I’ve mentioned a little bit on the subject of the Eagle Ford Shale in South Texas. NewsTaco has a good write-up by Dr. Roberto R. Calderon which speaks to the situation in plain terms: Short Term Benefits, Long-Term Problems.
Ever since I started reading about all the benefits, which have come in the form of filled up motel/hotel rooms, all-new trailer parks, occupancy of rental homes at capacity; not to mention the oil field jobs and any other jobs that might have been created, I started thinking about any negative effects–because for South Texas, certainly, there would be some. Says Calderon:
The upside in this story is that thousands of workers — including huge numbers of Mexican American workers — are being employed in a variety of jobs. Former Clinton-era Cabinet member and San Antonio mayor Henry Cisneros sounds ecstatic in a recent report about the prospects of huge investments coming to South San Antonio; and similar views have been expressed by South Texas Democratic Congressman Rubén Hinojosa.
Both politicians are exemplary of the predominant tendency witnessed to date focused strictly on the jobs end of the deal, particularly those for Mexican American workers in their respective areas. They’re banking on public opinion being on their side by making the case: Who can argue with creating jobs amidst the worst economic depression the nation has experienced since the 1930s? If so, then I would argue that labor unions ought to enter the equation if this is to be the case — surely workers would get a better deal.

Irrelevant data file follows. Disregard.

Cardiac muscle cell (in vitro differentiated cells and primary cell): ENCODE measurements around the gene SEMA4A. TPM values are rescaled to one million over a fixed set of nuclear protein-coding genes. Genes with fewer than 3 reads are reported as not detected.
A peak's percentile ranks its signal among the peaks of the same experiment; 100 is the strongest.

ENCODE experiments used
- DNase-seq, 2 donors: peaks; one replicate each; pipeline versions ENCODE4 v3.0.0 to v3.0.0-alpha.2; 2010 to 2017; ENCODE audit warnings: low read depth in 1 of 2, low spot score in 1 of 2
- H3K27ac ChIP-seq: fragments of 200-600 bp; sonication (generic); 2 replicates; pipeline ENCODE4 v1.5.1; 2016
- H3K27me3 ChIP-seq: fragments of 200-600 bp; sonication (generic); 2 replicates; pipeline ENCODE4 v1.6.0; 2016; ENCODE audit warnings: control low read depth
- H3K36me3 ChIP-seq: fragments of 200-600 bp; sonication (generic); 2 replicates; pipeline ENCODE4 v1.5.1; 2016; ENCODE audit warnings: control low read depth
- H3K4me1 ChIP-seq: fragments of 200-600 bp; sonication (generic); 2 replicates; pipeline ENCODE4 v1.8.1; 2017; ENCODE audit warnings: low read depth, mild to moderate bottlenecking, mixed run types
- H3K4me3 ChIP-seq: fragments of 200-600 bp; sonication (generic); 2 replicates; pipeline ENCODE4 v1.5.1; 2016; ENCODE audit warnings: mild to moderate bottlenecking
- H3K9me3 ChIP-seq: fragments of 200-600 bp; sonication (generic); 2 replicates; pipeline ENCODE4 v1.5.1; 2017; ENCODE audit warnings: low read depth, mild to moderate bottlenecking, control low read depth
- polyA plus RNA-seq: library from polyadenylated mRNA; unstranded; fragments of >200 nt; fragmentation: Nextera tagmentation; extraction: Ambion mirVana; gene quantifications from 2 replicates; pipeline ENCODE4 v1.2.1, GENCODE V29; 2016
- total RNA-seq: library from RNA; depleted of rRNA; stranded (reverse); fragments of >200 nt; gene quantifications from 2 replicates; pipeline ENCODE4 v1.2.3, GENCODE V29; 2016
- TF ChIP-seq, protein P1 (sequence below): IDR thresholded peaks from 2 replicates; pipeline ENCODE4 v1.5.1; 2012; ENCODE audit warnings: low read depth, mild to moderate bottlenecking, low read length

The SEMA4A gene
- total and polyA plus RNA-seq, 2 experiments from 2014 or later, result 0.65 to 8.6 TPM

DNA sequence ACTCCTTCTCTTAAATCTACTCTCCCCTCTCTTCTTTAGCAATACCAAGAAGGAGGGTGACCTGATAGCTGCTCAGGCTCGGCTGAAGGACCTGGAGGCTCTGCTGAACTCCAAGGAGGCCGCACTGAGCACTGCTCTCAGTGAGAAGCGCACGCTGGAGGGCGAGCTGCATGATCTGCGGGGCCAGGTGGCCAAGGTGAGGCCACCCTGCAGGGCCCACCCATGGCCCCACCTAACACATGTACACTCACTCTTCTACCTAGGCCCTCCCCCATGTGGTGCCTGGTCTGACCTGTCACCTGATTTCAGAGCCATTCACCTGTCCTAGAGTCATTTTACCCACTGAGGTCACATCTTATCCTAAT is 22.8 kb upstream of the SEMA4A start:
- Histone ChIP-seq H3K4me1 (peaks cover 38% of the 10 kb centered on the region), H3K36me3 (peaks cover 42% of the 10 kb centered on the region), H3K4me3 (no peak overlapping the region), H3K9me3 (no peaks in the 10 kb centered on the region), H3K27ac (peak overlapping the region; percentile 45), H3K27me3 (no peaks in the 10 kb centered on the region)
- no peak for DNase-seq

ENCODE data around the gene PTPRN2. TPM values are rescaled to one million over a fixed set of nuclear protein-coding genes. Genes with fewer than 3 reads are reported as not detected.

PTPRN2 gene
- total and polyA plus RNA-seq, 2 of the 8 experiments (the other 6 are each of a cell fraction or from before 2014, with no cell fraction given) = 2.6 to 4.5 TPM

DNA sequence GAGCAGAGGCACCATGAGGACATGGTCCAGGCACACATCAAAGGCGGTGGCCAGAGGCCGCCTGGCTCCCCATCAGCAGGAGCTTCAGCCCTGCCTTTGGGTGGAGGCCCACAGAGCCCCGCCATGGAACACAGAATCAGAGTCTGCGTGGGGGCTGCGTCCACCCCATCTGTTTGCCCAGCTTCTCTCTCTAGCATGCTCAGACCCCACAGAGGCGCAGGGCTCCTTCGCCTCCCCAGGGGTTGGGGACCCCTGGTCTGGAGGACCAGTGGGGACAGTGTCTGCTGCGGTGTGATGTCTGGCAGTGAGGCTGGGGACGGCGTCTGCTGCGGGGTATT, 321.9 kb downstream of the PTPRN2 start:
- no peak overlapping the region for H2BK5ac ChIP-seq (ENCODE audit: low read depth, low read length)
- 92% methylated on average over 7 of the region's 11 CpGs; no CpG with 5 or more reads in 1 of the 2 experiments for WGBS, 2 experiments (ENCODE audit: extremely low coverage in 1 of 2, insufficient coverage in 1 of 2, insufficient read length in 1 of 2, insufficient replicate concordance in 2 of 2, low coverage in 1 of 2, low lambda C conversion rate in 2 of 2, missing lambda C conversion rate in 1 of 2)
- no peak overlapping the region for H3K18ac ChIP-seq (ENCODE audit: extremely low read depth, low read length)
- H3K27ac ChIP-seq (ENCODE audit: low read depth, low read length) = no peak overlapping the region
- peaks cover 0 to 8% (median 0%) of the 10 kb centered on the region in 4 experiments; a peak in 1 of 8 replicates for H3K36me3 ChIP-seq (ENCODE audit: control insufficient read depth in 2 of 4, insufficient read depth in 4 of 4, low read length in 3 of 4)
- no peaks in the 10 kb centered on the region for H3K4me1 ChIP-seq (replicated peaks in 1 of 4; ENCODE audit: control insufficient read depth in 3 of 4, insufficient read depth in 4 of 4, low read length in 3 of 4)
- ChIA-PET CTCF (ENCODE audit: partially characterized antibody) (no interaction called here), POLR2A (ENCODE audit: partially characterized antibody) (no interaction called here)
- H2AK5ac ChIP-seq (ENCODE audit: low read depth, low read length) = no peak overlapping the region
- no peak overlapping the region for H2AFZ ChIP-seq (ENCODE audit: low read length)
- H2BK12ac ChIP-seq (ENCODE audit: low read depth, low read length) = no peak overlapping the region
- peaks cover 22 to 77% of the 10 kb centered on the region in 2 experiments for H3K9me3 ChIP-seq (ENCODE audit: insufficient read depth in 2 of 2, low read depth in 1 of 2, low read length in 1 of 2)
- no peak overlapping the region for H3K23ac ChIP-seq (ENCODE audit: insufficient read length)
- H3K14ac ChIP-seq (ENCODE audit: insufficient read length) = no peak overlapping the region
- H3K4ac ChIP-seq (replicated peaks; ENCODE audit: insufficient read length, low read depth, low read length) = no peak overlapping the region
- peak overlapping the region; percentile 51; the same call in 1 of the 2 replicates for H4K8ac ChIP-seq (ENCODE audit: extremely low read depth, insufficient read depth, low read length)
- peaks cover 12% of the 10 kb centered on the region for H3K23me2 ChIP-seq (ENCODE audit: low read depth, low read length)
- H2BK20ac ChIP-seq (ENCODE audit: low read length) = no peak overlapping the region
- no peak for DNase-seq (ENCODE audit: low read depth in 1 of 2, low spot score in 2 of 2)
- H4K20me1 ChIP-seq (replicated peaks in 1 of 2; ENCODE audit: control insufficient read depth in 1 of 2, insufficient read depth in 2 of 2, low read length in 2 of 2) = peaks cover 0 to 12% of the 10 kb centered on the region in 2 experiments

But, alas, in a right-to-work state, even the most progressive of elected Mexican American federal or state officials avoid the argument.
Quite true. In a down economy, it becomes so easy to look away when something good is going on; especially in an area with high unemployment rates. And the oil and gas companies have lobbying power, but beyond that, have the power to persuade and appease local politicians to where any environmental effort which may have an interest has received push back, which speaks to Dr. Calderon’s comment that there hasn’t much from those movements.
But the effects of such oil and gas development in the long-term can and will likely be devastating. In areas that experience desperate circumstances, it is difficult to create a movement against something that seems productive. But as a former South Texan, this whole situation is worrisome.
Give Dr. Calderon a read at NewsTaco. I’m sure it will be a continuing series since he’s from my neck of the mesquite, too.